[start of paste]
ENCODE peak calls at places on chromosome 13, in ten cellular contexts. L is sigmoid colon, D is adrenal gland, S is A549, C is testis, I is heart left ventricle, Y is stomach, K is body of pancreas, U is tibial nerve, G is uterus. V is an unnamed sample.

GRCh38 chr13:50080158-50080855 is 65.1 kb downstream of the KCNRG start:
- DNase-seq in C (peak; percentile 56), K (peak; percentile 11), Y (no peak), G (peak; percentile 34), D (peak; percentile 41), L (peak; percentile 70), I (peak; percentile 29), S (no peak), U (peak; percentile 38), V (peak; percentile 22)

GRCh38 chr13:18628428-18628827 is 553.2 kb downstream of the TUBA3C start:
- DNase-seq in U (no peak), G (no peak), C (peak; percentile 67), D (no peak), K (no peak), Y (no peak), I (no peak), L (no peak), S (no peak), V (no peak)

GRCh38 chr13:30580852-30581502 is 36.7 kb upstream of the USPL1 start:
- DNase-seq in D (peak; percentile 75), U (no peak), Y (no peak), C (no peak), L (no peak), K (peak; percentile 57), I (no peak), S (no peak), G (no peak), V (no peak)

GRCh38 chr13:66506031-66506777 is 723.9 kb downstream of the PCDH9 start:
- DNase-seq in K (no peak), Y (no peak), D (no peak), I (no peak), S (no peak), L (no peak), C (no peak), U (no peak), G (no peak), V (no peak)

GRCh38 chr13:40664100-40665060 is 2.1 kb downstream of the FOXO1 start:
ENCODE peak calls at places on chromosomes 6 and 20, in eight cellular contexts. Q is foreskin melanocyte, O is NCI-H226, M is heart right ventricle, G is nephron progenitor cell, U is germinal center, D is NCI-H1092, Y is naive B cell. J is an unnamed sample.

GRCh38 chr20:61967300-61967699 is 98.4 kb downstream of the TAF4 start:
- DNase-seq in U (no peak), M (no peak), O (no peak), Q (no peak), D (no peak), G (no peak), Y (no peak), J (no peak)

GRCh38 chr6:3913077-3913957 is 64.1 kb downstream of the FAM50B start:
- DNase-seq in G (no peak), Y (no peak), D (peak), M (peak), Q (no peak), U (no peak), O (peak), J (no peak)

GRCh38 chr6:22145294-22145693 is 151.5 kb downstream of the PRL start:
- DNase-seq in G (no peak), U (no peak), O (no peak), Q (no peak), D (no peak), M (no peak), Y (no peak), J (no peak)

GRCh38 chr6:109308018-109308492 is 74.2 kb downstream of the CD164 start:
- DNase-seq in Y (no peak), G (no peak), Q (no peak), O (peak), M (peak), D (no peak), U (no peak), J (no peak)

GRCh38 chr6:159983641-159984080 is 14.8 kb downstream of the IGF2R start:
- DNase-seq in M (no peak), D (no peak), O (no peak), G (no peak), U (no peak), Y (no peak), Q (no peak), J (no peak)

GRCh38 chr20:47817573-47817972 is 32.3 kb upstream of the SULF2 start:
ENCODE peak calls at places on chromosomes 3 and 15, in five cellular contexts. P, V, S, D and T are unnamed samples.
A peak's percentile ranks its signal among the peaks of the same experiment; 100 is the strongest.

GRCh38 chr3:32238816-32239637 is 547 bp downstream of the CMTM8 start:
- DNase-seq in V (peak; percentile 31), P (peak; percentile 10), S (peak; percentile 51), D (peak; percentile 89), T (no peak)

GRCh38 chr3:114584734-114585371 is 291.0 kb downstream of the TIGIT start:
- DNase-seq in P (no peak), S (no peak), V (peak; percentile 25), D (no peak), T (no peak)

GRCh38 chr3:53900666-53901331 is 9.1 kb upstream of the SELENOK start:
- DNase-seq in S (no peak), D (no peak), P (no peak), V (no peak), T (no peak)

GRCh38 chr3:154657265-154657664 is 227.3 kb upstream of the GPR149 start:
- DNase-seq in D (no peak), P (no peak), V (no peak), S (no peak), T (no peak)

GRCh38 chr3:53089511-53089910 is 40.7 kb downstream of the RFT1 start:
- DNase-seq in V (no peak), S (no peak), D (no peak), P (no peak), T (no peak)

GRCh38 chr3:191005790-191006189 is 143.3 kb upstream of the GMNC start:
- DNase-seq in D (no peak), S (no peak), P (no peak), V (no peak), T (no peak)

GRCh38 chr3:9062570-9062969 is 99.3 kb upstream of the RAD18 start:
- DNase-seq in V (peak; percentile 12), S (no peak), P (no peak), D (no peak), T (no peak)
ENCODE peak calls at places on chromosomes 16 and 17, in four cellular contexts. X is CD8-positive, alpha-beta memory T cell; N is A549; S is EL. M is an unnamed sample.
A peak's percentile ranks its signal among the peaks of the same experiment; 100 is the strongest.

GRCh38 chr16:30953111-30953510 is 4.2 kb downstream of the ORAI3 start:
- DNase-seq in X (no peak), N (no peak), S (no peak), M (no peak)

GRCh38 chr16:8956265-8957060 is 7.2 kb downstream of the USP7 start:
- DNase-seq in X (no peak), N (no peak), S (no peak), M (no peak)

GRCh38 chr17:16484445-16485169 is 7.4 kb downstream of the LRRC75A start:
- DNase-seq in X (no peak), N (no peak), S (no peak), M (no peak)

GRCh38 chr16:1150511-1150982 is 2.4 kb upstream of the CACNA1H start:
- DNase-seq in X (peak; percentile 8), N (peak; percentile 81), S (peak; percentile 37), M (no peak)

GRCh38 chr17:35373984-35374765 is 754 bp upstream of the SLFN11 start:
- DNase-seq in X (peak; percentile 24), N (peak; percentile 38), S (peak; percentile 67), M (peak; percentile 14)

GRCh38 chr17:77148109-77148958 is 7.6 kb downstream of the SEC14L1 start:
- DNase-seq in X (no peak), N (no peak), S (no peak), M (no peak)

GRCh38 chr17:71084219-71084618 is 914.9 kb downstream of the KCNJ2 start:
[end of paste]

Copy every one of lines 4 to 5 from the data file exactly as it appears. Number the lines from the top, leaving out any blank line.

GRCh38 chr13:18628428-18628827 is 553.2 kb downstream of the TUBA3C start:
- DNase-seq in U (no peak), G (no peak), C (peak; percentile 67), D (no peak), K (no peak), Y (no peak), I (no peak), L (no peak), S (no peak), V (no peak)